Home and Lot Owners Association of Shawnee-land, Inc.,plaintiff-appellee, v. Marjec Inc., Defendant-appellant,andjohn G. Leake, Trustee; County of Frederick, Virginia;small Business Administration, an Agency of the U.s.;estate of Nicholas C. Miller; Joseph A. Massie, Jr.;george C. Snarr, Jr., Esq., Defendants, 869 F.2d 594 (4th Cir. 1989)

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US Court of Appeals for the Fourth Circuit - 869 F.2d 594 (4th Cir. 1989) Argued: Jan. 10, 1989. Decided: Feb. 16, 1989. Rehearing Denied March 21, 1989

Robert Metcalfe Musselman (Roger K. Grillo, Robert M. Musselman & Associates, on brief), for appellant.

Dale Alan Davenport (Hoover, Hoover, Penrod & Davenport, on brief), for appellee.

Before WILKINS, Circuit Judge, BUTZNER, Senior Circuit Judge, and J. FREDERICK MOTZ, United States District Judge for the District of Maryland, sitting by designation.


This appeal concerns a Bankruptcy Court order directing that certain accounts receivable allegedly due to the debtor, Marjec, Inc. (the developer of Shawnee-Land, a residential community in Frederick County, Virginia) be transferred to the Home and Lot Owners Association of Shawnee-Land, Inc. (a non-profit corporation representing the interest of various individual property owners at Shawnee-Land). The District Court found that because reversal of the Bankruptcy Court's order could not return the bankruptcy estate to solvency, Marjec had no pecuniary interest in the appeal and thus lacked standing to prosecute it. See Willemain v. Kivitz, 764 F.2d 1019 (4th Cir. 1985).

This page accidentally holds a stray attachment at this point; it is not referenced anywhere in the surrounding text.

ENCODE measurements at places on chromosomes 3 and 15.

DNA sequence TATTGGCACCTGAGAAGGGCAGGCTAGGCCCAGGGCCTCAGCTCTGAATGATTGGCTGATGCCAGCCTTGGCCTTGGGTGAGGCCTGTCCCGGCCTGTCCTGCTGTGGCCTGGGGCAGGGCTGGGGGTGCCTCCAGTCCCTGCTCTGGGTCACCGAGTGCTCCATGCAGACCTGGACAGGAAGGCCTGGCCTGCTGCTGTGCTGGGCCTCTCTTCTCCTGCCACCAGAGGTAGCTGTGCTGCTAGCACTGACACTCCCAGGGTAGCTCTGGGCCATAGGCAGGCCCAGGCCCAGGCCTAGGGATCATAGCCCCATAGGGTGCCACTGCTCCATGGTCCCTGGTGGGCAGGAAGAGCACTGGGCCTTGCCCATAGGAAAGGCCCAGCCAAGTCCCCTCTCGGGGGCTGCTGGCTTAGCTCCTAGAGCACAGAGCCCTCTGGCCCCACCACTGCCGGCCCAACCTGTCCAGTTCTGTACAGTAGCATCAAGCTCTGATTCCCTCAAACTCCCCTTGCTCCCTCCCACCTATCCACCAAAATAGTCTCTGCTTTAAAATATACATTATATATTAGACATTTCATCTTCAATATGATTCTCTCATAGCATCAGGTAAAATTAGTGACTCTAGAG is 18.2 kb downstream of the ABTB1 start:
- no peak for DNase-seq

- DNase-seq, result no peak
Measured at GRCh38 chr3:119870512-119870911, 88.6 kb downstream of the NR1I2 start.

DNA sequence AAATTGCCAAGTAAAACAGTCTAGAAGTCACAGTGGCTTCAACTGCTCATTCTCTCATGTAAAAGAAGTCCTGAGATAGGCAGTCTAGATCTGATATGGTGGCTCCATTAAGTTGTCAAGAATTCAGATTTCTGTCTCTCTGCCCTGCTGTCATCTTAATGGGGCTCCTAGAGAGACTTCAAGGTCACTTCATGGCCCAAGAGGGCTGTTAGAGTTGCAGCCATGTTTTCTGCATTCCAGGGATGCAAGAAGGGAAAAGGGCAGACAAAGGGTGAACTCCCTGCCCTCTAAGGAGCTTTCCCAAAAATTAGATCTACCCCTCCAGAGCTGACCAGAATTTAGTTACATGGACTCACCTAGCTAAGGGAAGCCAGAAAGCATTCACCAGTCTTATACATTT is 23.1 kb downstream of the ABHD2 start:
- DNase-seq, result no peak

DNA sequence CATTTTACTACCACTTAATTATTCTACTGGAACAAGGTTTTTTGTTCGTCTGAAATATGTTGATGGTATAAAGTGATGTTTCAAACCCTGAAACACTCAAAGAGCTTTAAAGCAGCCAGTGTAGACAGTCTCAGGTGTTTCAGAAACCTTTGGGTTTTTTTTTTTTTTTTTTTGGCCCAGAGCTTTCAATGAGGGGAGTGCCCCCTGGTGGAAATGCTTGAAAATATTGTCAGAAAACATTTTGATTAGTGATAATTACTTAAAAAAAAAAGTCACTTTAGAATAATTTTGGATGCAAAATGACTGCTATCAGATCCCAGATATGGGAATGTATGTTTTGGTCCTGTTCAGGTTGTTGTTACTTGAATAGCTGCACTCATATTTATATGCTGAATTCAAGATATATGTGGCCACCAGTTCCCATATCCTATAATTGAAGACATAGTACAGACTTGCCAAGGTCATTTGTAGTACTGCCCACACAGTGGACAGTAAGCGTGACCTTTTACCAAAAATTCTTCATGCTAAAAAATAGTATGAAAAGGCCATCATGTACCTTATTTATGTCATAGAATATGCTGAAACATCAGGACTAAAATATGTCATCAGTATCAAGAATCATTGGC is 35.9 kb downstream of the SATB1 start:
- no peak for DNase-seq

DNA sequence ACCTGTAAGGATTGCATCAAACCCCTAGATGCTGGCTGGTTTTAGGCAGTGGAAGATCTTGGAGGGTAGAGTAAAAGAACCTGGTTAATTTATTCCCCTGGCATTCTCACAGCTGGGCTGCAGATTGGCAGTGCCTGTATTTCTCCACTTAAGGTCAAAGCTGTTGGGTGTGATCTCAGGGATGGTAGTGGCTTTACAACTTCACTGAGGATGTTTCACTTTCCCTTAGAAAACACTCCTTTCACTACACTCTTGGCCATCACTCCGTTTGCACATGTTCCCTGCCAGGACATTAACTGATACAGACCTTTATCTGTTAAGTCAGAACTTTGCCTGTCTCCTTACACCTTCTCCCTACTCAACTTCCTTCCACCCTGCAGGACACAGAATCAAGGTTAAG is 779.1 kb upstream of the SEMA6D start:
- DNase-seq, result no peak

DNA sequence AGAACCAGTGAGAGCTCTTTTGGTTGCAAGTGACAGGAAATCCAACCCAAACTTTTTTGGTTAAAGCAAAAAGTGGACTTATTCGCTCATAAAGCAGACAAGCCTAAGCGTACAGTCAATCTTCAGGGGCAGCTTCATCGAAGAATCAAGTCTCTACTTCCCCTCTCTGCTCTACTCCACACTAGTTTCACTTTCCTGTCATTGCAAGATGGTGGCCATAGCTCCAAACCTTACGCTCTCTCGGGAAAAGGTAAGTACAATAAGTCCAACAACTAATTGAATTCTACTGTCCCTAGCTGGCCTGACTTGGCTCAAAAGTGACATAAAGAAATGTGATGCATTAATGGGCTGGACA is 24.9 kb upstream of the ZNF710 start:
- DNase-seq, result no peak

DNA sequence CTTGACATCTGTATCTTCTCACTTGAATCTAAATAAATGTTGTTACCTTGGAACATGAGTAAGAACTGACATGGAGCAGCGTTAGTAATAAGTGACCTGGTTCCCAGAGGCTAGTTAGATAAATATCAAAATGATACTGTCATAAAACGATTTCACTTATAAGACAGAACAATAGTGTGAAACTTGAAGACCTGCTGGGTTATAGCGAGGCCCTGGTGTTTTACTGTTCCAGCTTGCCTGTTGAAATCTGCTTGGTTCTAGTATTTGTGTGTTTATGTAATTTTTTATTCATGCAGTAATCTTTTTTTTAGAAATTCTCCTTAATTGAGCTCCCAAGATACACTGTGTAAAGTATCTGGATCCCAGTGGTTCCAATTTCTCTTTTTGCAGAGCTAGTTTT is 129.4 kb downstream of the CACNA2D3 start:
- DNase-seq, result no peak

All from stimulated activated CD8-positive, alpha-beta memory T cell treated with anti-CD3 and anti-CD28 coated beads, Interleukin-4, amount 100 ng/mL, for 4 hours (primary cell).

Marjec argues before us that since reversal of the Bankruptcy Court's order would potentially reduce its nondischargeable liabilities, it does have a sufficient pecuniary interest in the outcome of the appeal to possess standing. See Caldwell v. Armstrong, 342 F.2d 845 (10th Cir. 1965); Menick v. Hoffman, 205 F.2d 365 (9th Cir. 1953); In Re Kaminsky, 286 F. Supp. 445 (E.D. Wis. 1968). The Home and Lot Owners Association argue that the cases relied upon by Marjec are distinguishable because they involved individual debtors whereas Marjec is a corporation whose insurmountable financial difficulties have for all practical purposes brought its existence to an end. See In Re J.N. Wells, Inc., 575 F.2d 329 (1st Cir. 1978); Hartman Corporation of America v. United States, 304 F.2d 429 (8th Cir. 1962).

We need not reach the issue thus posed. The transfer of the accounts receivable in question have been effected by a recorded deed. Marjec did not obtain a stay of the transfer pending appeal and in light of the fact that the transfer has been finally accomplished, the appeal is moot. See, e.g. Central States, Southeast and Southwest Areas Pension Fund v. Central Transport, Inc., 841 F.2d 92, 96 (4th Cir. 1988); In re National Homeowners Sales Service Corp., 554 F.2d 636, 637 (4th Cir. 1977); In re Abingdon Realty Corp., 530 F.2d 588, 590 (4th Cir. 1976).